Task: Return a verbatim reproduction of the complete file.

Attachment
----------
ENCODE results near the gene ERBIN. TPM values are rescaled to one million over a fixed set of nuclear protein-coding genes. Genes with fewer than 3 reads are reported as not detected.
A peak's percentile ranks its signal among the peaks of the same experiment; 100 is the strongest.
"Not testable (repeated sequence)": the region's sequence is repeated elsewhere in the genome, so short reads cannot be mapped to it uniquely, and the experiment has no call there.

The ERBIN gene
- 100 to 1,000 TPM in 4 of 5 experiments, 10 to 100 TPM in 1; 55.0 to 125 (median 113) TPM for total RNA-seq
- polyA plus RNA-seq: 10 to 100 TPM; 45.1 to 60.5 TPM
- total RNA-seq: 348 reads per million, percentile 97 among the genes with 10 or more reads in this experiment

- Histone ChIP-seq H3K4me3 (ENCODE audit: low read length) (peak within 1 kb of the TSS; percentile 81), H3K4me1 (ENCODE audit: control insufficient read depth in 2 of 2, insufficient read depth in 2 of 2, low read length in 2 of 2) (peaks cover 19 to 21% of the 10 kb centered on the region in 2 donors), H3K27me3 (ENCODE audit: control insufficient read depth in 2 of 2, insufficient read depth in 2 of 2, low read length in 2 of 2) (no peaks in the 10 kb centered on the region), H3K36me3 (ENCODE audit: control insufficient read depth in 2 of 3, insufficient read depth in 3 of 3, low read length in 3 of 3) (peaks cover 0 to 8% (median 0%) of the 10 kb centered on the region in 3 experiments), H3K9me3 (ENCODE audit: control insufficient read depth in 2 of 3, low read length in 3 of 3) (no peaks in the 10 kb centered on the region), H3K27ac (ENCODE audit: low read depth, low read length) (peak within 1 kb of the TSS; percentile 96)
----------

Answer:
ENCODE results near the gene ERBIN. TPM values are rescaled to one million over a fixed set of nuclear protein-coding genes. Genes with fewer than 3 reads are reported as not detected.
A peak's percentile ranks its signal among the peaks of the same experiment; 100 is the strongest.
"Not testable (repeated sequence)": the region's sequence is repeated elsewhere in the genome, so short reads cannot be mapped to it uniquely, and the experiment has no call there.

The ERBIN gene
- 100 to 1,000 TPM in 4 of 5 experiments, 10 to 100 TPM in 1; 55.0 to 125 (median 113) TPM for total RNA-seq
- polyA plus RNA-seq: 10 to 100 TPM; 45.1 to 60.5 TPM
- total RNA-seq: 348 reads per million, percentile 97 among the genes with 10 or more reads in this experiment

- Histone ChIP-seq H3K4me3 (ENCODE audit: low read length) (peak within 1 kb of the TSS; percentile 81), H3K4me1 (ENCODE audit: control insufficient read depth in 2 of 2, insufficient read depth in 2 of 2, low read length in 2 of 2) (peaks cover 19 to 21% of the 10 kb centered on the region in 2 donors), H3K27me3 (ENCODE audit: control insufficient read depth in 2 of 2, insufficient read depth in 2 of 2, low read length in 2 of 2) (no peaks in the 10 kb centered on the region), H3K36me3 (ENCODE audit: control insufficient read depth in 2 of 3, insufficient read depth in 3 of 3, low read length in 3 of 3) (peaks cover 0 to 8% (median 0%) of the 10 kb centered on the region in 3 experiments), H3K9me3 (ENCODE audit: control insufficient read depth in 2 of 3, low read length in 3 of 3) (no peaks in the 10 kb centered on the region), H3K27ac (ENCODE audit: low read depth, low read length) (peak within 1 kb of the TSS; percentile 96)